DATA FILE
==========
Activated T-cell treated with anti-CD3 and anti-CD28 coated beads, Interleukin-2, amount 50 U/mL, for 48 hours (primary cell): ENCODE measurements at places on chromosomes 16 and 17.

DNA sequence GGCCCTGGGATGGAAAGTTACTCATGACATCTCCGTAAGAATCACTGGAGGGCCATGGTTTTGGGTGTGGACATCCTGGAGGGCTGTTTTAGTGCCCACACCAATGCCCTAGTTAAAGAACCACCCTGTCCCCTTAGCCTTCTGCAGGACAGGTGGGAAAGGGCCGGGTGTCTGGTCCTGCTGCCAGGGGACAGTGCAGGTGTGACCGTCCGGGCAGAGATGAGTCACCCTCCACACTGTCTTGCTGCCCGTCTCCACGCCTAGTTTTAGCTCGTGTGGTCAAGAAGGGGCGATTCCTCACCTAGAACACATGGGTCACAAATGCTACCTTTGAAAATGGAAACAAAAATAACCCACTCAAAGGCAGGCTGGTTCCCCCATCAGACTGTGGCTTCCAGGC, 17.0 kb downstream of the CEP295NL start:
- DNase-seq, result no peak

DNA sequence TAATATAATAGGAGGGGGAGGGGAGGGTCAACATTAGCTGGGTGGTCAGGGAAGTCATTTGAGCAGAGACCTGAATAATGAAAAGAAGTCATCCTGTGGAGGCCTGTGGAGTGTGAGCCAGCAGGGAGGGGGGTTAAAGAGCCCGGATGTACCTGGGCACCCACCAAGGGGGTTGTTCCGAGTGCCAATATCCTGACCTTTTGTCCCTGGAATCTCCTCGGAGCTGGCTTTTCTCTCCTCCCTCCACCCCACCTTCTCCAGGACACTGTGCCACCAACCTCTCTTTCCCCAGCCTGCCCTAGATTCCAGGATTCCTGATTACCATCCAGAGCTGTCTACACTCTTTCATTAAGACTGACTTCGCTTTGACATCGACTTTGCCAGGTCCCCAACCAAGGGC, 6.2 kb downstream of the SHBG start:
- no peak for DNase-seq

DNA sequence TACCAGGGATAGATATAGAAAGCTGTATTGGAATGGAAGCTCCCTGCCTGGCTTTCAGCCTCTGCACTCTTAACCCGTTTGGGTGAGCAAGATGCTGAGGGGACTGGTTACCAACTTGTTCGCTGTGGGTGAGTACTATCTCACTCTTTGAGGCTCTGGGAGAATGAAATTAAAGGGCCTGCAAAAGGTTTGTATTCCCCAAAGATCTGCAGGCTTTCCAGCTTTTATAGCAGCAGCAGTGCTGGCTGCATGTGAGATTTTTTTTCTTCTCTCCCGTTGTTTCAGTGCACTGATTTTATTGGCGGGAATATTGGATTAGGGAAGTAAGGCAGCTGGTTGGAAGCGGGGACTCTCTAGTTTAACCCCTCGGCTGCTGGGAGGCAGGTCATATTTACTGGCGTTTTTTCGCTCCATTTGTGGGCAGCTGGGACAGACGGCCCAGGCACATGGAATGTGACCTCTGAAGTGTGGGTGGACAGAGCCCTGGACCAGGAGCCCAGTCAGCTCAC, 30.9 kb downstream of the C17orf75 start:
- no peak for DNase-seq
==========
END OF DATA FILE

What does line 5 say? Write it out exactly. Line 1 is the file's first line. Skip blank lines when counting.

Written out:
- no peak for DNase-seq